Bukayo Saka’s beaming smile was the indicator of just how times have changed for England since they last took their show on the road at home.
Arsenal’s 21-year-old – the brilliant talent Gunners fans call “Starboy” – gave the match ball a lingering kiss when he completed the first hat-trick of his career as the centrepiece of England’s 7-0 thrashing of North Macedonia at Old Trafford.
The whole stadium rose to Saka when he was substituted and did so again for England after a richly-entertaining romp to victory made it four wins from four in their Euro 2024 qualifying campaign.
It would take something wholly extraordinary for England not to qualify, especially with their toughest game done and dusted following victory against Italy in Naples.
This was all a far cry from the previous occasion, almost exactly a year ago, when England last played a home game away from Wembley.
It ended in a 4-0 thrashing against Hungary in a Uefa Nations League game at Molineux – a defeat and performance that produced such a toxic reaction from home fans that it factored into manager Gareth Southgate’s thoughts as he considered whether to extend his stay after the World Cup.
Southgate decided to carry on after England lost the quarter-final to France in Qatar – and just one look at the quality at his disposal makes it easy to see why.
We must apply the usual caveat here, though, as the standard of opposition, both here and in the 4-0 win in Malta on Friday, was decidedly sub-standard.
It is dealing with elite opposition where England’s problems have arisen and they may not get the chance to truly test themselves until they get to Germany for next year’s Euros.
It is still possible, however, to admire the quality of England’s work and it is beyond question that Southgate has scintillating attacking talent at his disposal.
And the star of this particular show was Saka, with one particular relationship building in this team and already showing signs of bringing rich dividends for England in times to come.
Southgate’s decision to deploy Liverpool’s Trent Alexander-Arnold in midfield was the big experiment and talking point of these two qualifiers. It has been a resounding success, especially as he appears totally tuned in to the same wavelength as Saka.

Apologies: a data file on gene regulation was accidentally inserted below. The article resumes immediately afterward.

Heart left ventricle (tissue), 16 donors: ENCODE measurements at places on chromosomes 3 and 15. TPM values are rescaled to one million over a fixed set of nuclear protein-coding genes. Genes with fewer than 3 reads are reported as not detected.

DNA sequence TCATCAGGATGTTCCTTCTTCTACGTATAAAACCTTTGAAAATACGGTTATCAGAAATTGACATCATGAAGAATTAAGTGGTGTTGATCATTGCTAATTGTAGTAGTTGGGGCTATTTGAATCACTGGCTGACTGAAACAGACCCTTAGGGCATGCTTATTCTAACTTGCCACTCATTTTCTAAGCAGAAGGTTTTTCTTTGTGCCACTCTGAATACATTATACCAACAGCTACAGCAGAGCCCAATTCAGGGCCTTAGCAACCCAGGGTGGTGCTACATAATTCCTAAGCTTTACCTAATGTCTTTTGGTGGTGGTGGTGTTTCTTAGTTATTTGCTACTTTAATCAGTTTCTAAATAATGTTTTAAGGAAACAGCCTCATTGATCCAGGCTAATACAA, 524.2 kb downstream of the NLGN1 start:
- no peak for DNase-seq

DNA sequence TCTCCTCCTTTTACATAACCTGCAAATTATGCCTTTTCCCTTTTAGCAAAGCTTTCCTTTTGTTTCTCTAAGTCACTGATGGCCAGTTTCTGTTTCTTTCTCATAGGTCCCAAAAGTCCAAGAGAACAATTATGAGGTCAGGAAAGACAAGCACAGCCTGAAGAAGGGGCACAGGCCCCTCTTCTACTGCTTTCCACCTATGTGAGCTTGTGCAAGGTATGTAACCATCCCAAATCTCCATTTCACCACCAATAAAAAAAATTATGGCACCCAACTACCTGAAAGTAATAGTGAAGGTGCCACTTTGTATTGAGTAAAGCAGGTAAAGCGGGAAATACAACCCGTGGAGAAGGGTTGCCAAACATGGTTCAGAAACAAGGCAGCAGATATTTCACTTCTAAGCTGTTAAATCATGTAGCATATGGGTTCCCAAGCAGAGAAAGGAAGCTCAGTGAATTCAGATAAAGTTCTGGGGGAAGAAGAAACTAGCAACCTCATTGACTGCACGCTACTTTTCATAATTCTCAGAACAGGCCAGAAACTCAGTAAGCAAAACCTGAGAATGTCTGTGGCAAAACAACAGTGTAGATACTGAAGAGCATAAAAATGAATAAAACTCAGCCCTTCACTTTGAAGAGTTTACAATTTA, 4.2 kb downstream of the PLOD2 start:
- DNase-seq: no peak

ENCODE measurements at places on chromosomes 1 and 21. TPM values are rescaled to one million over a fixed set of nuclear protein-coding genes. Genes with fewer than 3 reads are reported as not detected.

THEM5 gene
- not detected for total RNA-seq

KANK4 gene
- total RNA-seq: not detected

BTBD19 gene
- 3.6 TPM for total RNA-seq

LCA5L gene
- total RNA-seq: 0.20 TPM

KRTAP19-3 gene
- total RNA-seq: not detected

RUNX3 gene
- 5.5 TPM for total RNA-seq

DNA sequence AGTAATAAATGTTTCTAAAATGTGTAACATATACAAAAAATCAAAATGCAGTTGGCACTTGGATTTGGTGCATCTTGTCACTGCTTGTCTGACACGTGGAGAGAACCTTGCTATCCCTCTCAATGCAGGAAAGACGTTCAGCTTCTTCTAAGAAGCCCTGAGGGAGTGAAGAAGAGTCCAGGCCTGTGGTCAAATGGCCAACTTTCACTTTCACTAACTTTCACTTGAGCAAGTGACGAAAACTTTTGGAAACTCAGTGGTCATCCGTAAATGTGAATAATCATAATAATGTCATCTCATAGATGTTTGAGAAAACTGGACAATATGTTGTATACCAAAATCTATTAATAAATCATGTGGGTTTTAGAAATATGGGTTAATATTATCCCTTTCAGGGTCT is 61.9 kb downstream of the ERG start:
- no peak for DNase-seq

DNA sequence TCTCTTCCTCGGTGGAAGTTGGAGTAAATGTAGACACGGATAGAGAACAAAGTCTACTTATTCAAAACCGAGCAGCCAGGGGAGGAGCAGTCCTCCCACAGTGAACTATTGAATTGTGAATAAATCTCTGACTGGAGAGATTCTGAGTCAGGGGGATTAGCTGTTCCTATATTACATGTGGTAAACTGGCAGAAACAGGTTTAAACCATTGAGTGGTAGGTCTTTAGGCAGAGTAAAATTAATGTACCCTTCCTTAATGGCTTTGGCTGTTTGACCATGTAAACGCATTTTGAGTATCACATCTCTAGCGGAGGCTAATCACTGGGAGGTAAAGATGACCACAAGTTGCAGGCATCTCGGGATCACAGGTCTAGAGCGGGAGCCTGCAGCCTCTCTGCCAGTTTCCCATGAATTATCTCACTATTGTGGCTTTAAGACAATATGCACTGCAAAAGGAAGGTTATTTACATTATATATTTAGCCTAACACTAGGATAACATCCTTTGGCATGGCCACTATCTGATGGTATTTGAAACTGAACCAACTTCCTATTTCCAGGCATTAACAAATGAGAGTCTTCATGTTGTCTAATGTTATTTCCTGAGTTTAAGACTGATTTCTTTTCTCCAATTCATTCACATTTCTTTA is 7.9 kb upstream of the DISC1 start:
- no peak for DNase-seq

They combined in the build-up to England’s first goal in Malta and were involved in the real “X Factor” moment of this win against North Macedonia just after half-time.
As he did in Malta, Alexander-Arnold picked out Saka with a perfect long pass. This time Saka brought it under control, in the second instance with his chest, before lashing a spectacular volley past helpless North Macedonia keeper Stole Dimitrievski.
The obvious joy of his team-mates when he completed his treble – and when they sought him out with the match ball at the final whistle – showed Saka is not just lavishly talented, but extremely popular.
Harry Kane, as usual, was on target as he broke the deadlock with his 57th goal for England, then added another with a penalty. Marcus Rashford, so dangerous in the first half, scored from Jordan Henderson’s unselfish pass.
Southgate was able to deploy Manchester City’s Champions League-winning duo Phil Foden and Jack Grealish from the bench. The latter received a rapturous reception in the unlikely surroundings of Old Trafford, his reputation seemingly enhanced by those, shall we say, enthusiastic celebrations after the glory of victory over Inter Milan in Istanbul.
Jude Bellingham, regarded by many as England’s standout superstar of the future, was not involved as the teenager, who has moved to Real Madrid in a deal that could be worth £115m, was out through injury. He will come straight back in when fit.
Southgate now has a happy dilemma and time to find the answers, with qualification more of less assured and a real atmosphere of confidence and optimism building around the camp.
The team that beat North Macedonia will form the basis of England’s team for the Euros, although Chelsea’s Reece James, when fit, will challenge Kyle Walker at right-back.
Harry Maguire will surely need to be playing regularly, presumably at somewhere other than Manchester United, to keep those with eyes on his place at bay.
Foden and Grealish will make their claims for a place on the flanks, while Raheem Sterling will hope to find his best form after a poor season at Chelsea.
But it is in midfield where eyes are already being focused after the success of Alexander-Arnold’s switch to the advanced position he has occupied more recently for Liverpool.
Declan Rice will start and Bellingham’s place is non-negotiable, so will Southgate opt for the safer option of either Kalvin Phillips or Jordan Henderson alongside Rice or will Alexander-Arnold be the answer?
It may be a thornier problem for Southgate against better teams, but it is a pleasant problem to have.
So much depends, very obviously, on how next season pans out but England could not be in better shape to qualify for Germany next summer.
Given England’s quality, there should be no excuse for them not only reaching Euro 2024, but going deep into it as they seek to go one better than their last crack at this tournament when they lost in the final to Italy at Wembley.